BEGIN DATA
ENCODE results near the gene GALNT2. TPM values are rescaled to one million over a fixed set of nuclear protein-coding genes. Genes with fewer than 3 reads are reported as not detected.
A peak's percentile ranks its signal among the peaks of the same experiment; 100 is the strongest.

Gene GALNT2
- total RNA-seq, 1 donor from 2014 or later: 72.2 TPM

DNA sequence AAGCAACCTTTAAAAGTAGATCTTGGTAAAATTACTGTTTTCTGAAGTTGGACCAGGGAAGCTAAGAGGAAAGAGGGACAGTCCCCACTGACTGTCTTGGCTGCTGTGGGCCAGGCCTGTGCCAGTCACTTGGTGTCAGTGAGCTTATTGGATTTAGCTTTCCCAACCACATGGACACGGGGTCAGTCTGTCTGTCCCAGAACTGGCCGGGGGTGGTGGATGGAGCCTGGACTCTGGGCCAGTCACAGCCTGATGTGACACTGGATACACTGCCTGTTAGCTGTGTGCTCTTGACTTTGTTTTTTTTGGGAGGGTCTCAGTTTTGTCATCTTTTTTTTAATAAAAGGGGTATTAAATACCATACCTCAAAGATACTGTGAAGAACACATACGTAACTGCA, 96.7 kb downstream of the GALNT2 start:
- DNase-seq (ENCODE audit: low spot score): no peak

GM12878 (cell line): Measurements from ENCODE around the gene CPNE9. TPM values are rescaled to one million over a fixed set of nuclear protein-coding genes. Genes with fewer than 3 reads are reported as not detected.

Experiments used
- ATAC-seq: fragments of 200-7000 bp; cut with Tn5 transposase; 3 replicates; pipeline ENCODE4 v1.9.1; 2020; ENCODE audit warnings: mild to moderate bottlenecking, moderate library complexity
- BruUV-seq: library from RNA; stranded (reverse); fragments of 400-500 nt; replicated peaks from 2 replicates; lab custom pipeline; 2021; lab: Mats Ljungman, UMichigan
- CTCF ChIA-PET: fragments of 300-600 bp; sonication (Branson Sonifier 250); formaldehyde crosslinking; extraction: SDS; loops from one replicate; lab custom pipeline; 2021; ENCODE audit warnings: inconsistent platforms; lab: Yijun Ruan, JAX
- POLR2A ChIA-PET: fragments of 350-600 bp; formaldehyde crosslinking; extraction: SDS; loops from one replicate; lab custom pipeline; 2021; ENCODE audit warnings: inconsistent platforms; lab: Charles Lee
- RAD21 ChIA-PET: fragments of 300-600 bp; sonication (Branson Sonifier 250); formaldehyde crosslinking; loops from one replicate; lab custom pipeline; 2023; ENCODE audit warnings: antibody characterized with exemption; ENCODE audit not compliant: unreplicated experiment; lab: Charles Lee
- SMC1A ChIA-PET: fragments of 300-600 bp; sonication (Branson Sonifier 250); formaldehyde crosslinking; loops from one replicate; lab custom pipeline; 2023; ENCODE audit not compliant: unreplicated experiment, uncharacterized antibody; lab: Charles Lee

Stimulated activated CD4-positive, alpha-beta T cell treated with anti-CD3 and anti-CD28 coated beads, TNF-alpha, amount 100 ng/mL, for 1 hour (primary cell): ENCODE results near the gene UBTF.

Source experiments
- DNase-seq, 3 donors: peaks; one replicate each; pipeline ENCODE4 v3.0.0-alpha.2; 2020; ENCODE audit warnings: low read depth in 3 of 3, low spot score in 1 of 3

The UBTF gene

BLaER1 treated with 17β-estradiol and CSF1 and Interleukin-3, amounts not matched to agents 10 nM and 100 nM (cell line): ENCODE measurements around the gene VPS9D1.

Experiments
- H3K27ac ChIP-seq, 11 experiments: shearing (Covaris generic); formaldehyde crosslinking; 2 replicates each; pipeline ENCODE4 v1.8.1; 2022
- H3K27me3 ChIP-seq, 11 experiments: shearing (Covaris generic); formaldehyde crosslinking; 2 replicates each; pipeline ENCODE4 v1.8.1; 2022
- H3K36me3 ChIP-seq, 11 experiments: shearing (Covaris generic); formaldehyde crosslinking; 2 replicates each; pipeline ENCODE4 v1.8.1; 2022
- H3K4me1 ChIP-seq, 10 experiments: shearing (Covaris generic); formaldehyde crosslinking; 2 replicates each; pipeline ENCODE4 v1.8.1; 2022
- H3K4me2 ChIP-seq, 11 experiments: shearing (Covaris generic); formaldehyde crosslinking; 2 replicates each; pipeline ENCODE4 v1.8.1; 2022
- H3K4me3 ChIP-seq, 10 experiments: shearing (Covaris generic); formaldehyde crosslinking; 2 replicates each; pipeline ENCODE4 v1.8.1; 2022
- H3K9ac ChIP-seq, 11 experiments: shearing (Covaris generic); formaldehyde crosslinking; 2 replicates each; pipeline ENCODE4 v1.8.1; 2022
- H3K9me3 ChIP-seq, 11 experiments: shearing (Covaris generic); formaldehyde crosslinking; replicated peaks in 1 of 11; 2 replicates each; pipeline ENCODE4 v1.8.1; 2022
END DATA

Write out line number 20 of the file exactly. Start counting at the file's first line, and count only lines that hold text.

Experiments